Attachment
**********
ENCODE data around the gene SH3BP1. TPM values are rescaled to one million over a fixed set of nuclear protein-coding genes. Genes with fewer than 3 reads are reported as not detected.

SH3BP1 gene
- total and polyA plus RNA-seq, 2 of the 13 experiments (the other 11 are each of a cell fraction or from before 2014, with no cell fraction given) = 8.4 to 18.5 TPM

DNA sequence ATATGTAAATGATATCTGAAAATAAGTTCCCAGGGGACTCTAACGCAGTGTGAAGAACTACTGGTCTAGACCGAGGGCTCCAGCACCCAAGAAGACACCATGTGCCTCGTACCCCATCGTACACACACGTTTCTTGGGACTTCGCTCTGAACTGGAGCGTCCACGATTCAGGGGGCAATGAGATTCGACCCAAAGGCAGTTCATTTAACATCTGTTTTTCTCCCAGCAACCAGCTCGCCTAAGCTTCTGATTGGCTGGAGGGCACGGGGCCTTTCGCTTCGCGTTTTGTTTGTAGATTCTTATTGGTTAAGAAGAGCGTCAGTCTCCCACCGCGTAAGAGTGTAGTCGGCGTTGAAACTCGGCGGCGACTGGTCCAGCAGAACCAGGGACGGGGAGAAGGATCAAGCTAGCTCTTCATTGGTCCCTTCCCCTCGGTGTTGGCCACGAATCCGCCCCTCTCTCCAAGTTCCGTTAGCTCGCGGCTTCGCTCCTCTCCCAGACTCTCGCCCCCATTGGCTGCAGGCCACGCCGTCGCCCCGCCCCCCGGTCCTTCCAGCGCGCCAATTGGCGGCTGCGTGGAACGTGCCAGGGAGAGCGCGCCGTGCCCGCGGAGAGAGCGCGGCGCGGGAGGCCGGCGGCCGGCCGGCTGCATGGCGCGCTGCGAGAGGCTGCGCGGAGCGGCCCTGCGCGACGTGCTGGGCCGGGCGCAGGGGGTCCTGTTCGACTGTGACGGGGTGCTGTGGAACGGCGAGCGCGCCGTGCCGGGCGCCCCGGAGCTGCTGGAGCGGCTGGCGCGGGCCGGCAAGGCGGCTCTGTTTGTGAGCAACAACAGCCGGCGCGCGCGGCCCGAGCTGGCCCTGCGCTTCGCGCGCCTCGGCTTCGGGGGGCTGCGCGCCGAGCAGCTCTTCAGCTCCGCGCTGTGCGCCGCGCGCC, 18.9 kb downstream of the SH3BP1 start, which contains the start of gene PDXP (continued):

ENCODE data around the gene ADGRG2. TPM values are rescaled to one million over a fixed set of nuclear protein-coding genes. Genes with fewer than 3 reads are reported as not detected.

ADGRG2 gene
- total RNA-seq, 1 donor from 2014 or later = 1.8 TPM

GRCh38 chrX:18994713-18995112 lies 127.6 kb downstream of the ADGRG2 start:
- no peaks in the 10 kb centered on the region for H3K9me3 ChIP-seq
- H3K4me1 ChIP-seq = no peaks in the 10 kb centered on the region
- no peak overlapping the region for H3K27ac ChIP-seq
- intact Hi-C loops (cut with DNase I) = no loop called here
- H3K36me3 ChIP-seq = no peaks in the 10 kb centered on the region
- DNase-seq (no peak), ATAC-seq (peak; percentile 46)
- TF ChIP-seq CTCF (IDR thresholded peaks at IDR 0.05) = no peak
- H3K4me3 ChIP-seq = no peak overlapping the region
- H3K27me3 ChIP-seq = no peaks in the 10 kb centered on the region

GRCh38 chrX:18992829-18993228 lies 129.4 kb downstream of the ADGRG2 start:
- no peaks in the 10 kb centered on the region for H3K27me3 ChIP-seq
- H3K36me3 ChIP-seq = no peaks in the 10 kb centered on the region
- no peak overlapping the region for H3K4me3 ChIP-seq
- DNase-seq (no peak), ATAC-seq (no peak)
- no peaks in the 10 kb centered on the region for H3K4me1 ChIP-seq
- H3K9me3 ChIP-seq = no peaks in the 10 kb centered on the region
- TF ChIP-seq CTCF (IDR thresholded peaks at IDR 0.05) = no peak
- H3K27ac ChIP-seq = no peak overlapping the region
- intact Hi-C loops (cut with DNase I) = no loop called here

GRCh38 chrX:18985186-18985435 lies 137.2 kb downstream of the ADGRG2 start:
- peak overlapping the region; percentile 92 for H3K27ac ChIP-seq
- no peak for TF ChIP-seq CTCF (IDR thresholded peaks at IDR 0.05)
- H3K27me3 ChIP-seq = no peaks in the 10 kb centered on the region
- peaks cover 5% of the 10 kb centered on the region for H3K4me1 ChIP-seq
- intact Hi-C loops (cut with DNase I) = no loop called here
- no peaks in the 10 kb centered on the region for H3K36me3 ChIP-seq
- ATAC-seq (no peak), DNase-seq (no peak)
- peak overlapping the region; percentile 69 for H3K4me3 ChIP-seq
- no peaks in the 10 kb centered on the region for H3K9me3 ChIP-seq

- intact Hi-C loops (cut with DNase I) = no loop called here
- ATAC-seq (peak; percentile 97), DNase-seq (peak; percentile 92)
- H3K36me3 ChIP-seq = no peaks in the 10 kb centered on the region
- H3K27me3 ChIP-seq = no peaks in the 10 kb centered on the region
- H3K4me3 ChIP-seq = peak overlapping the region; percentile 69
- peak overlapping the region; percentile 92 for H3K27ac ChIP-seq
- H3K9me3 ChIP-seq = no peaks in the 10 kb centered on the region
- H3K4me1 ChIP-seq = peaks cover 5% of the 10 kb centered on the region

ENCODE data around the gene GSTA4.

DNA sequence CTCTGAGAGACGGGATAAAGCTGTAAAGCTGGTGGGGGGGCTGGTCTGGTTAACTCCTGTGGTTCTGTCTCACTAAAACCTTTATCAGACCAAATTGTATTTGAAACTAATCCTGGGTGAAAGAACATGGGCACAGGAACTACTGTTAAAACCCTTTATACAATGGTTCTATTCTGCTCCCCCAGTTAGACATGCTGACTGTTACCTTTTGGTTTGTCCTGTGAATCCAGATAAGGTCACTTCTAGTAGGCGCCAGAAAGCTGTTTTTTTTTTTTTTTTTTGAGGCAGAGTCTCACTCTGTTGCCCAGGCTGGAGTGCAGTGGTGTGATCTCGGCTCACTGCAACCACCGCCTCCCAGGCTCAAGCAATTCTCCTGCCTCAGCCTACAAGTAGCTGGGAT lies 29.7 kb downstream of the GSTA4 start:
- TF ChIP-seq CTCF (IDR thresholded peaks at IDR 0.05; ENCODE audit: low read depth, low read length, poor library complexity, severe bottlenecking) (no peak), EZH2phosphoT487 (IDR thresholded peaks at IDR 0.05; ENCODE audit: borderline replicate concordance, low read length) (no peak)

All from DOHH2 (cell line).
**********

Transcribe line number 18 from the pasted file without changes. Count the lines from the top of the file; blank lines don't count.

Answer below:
GRCh38 chrX:18992829-18993228 lies 129.4 kb downstream of the ADGRG2 start: